President: You do that, and—
Rusk: I can’t hear Clark from here, sir.
President: Okay, you do that, and I’ll get this information to you. You three get together right away. And I will proceed on the assumption that we just do nothing and say nothing and stay out of it, and you all do the same thing. And I don’t think Walt should see Saville Davis. He wants to see Walt now.
Rostow: I told him I would not see him, sir.
President: That’s good.
Rostow: My secretary told him that I would not.
Clifford: Are you still on, Walt?
- Source: Johnson Library, Recordings and Transcripts, Recording of Telephone Conversation of Johnson With Clifford, Rusk, and Rostow, November 4, 1968, 12:27 p.m., Tape F68.09, PNO 5-6. No classification marking. This transcript was prepared specifically for this volume in the Office of the Historian. The conference call, placed by the President from his Texas Ranch, ended at 12:53 p.m. (Ibid., President’s Daily Diary) The Diary records a telephone conversation at 11:37 a.m. between Johnson and Rostow and summarized it as follows: “Walt wanted the President to know that Saville Davis of the Christian Science Monitor had a story from their Saigon correspondent that says that Nixon got to Thieu to change his attitude. Saville Davis wants to know if we can confirm this. The President told Walt that he couldn’t confirm anything. He had his suspicions, but just didn’t know. Told Walt not to talk to him, but to have him referred to the State Department.” (Ibid.)↩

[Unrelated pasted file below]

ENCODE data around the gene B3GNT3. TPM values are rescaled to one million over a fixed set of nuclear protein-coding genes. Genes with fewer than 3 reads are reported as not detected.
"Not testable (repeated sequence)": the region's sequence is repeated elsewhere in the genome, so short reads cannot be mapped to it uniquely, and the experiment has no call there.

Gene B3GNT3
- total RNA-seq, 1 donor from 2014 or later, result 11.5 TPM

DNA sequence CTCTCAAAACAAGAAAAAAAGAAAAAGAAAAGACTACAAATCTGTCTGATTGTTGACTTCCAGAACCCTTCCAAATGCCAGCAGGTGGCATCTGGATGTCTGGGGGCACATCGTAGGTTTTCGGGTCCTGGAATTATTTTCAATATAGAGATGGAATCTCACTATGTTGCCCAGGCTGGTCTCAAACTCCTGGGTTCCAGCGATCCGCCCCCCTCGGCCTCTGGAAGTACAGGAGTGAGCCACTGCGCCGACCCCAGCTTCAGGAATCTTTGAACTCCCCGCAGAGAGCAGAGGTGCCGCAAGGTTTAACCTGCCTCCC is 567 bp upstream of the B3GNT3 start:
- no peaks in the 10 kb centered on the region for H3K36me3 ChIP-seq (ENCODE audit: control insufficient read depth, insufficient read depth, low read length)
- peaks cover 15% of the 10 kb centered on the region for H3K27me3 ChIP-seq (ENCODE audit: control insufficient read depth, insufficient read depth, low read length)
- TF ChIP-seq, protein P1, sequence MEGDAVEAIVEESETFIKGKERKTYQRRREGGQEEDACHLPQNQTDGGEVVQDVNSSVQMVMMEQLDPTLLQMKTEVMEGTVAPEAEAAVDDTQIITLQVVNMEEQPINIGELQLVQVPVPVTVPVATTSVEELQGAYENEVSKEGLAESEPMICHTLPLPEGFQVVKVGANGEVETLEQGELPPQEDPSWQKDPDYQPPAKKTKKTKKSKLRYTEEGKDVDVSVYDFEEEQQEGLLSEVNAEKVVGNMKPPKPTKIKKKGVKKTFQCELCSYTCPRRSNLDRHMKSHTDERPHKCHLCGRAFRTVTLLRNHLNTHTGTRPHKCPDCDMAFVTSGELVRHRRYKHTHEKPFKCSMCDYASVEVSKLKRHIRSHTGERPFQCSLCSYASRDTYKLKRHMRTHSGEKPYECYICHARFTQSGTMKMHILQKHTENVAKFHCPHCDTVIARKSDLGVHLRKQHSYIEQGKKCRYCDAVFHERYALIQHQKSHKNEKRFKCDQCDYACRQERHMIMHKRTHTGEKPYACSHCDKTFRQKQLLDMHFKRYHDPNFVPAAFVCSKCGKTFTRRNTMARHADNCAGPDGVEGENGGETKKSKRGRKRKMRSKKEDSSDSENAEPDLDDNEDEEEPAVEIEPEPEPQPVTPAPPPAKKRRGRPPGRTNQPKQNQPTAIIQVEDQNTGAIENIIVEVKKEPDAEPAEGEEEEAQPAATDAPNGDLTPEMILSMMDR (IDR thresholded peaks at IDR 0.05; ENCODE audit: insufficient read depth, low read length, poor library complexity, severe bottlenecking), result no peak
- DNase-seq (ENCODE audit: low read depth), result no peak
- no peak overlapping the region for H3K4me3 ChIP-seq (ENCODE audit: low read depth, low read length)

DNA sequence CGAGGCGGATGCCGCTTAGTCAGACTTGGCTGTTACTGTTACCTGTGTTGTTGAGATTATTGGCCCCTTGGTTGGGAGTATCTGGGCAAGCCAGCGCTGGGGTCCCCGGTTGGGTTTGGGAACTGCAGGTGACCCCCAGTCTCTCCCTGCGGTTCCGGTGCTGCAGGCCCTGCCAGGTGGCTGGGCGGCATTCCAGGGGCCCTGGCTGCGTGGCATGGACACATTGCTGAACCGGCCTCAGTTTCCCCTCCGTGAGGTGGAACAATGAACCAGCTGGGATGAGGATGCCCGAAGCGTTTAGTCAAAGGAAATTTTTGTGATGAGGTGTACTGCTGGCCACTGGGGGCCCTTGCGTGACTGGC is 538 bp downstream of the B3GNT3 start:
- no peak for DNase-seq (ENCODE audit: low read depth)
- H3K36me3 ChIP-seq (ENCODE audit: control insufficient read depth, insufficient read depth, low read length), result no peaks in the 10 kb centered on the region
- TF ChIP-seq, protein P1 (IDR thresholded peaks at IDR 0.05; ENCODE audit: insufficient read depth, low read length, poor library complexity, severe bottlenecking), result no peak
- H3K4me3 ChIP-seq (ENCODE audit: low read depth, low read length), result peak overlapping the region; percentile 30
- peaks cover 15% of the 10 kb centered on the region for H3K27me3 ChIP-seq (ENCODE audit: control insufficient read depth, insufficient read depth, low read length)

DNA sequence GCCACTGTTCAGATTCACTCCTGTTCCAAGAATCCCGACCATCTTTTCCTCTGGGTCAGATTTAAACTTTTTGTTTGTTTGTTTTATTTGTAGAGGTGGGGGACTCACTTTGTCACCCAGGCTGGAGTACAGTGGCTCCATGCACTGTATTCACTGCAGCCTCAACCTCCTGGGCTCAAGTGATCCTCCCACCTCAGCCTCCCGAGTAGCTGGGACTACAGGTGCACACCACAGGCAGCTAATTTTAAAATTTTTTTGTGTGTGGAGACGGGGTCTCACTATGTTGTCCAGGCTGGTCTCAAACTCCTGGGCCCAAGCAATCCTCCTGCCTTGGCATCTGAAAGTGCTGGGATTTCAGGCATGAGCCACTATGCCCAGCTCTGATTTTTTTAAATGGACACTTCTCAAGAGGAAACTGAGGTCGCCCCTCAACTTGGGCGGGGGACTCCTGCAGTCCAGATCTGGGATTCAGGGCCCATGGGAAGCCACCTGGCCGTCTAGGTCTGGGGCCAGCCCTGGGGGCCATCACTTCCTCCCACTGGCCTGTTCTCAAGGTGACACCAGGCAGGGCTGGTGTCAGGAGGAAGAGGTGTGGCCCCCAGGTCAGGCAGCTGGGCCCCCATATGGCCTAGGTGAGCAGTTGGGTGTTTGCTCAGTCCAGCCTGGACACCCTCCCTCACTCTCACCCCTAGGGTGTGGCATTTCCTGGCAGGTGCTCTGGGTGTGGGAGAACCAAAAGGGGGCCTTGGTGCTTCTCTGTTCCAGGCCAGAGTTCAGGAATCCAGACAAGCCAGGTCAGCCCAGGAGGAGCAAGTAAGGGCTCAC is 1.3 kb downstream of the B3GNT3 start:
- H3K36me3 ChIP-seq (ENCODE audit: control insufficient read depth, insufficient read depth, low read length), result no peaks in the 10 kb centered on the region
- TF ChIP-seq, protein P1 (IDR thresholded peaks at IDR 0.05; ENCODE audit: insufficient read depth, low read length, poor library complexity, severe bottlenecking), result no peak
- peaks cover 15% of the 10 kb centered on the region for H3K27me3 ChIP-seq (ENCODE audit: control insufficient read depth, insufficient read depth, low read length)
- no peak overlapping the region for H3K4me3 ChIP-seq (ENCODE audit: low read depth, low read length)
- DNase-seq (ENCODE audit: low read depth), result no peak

- For concerns about a similar problem, see Document 189.↩
- See Document 186.↩
- See Document 181.↩
- See Document 166.↩
- See Document 187.↩
- On November 3 the President met Humphrey at a campaign rally in Houston. (Johnson Library, President’s Daily Diary)↩
- See Document 194.↩